• What prevents the community relationships from having this kind of impact?
  • By the time they leave your school, they are not attractive to industry.
  • Don’t want to give tax incentives just to have them import their talent!
  • It’s not worth it to train someone who doesn’t have the soft skills.
  • There could be better systems where EDC pays for the high schoolers to work somewhere.
  • Challenges with push to early-college schools.
  • You were ready to get out of your hometown.
  • Too scared and insecure to do the real things that I wanted to.
  • Seeing myself as being capable of talking about.
  • Shy away from educational issues that are hard to measure
  • Feeling like we are not good enough.
  • Define what is important.
  • Everyone is measured by their productivity and we are teaching kids that.
  • Reevaluate how much time we are putting in kids’ schedules to think about these issues.
  • Have time in kids’ schedules to go to counseling and go to group therapy.
  • There are only two things that kids do all day in school: Compete or try to get good grades
  • How rare it is for kids to have an opportunity to work on something that is open ended.
  • Hard to ideate because they have never been given a prompt and how to deal with it.
  • Ideas come from spending time thinking.
  • Start the semester with what are the problems you see affecting you and others?
  • Giving kids time to find their own story and their own why
  • They are experts in their lives.
  • Policies should be done in consideration of their voices.
  • The level of complexity that youth today are experiencing.
  • Understanding their power and owning their truth.
  • how to be a transformative principal? Spend at least one hour sending emails to industry leaders asking about how to prepare their kids?

Cristina Garza is the director of social impact for the Mission Economic Development Corporation. She curates and leads all STEAM and entrepreneurship initiatives for this EDC, and through this work commits herself improving the financial mobility of area residents, and fostering progressive and equitable economic development practices. Among the programs she founded are Web of Women, an initiative to teach technical skills to women professionals, and Career Readiness and Empowerment of Women (CREW), a multidisciplinary internship that trains young high-school women to serve as leaders in STEM and entrepreneurship. She is  2017 Next City Vanguard and named by CityLab Latino one of the Top 20 Young Civic Leaders of 2017. Before her career in economic development, Cristina worked in several museums in New York City including The Metropolitan Museum of Art, Rubin of Museum of Art, the Brooklyn Historical Society, and the Brooklyn Museum.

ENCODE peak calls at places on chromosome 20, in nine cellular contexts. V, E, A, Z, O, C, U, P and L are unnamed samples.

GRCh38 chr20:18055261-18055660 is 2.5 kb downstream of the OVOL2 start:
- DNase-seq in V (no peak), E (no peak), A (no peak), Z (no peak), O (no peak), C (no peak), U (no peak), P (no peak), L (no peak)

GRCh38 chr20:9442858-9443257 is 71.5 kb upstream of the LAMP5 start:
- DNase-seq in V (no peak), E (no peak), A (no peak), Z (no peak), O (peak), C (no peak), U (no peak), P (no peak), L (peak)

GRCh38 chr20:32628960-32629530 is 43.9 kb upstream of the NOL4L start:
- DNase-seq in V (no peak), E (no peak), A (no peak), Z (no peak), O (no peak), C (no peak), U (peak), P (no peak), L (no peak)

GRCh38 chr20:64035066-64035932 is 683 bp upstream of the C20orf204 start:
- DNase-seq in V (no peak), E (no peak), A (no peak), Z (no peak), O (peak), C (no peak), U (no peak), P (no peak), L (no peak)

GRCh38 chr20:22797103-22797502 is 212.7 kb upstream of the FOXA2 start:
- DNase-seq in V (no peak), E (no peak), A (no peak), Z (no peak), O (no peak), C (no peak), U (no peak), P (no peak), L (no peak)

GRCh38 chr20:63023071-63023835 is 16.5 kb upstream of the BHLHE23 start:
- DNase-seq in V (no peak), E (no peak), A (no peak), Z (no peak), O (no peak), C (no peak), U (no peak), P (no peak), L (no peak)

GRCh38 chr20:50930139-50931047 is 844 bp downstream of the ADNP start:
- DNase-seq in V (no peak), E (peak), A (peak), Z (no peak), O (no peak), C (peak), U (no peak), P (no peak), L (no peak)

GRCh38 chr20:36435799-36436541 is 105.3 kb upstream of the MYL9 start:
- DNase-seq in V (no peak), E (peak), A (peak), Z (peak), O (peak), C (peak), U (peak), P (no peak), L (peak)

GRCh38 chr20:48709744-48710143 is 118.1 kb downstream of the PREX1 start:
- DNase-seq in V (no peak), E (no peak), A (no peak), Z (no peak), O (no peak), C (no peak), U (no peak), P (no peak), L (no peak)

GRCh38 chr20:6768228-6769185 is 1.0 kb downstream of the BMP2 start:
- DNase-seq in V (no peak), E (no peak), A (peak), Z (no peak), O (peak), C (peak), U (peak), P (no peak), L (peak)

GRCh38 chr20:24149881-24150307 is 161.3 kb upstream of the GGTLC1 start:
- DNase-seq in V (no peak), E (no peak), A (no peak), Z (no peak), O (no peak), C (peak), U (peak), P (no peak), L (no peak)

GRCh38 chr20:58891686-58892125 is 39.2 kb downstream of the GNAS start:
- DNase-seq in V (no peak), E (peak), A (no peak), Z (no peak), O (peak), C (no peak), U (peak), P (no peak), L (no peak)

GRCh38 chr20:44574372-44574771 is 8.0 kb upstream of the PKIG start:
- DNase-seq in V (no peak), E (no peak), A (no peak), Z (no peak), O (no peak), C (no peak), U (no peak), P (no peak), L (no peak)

• CREW is a year-long internship and career preparation program for women and non-binary individuals.
  • Getting mentored by women in industries that don’t exist in this town.
  • I wanted to create a program that I would have benefited from when I was 17
  • They are the first in their families to go to college.
  • Only Latina in the classroom or the workspace.
  • Integration of entrepreneurship and leadership.
  • Thinking about the statistics of women in Tech.
  • Why are we keeping women of color out of these leadership positions?
  • Instead of just putting kids in coding camps, we need to
  • Looking at problems that are affecting their communities, then create products or policies that fix that problem.
  • Jobs are not just for software engineers.
  • Not waiting for someone to tap them on the shoulder and say they are chosen.
  • You create change by doing it.
  • The coding doesn’t happen until the end of the internship so that they have a purpose for the coding.
  • Kids learn way more way faster when they have a problem they are trying to solve.
  • We’re not spending enough time simply talking to youth and seeing how they can solve problems in their communities.
  • You’ve got to create partnerships with the school and community partners.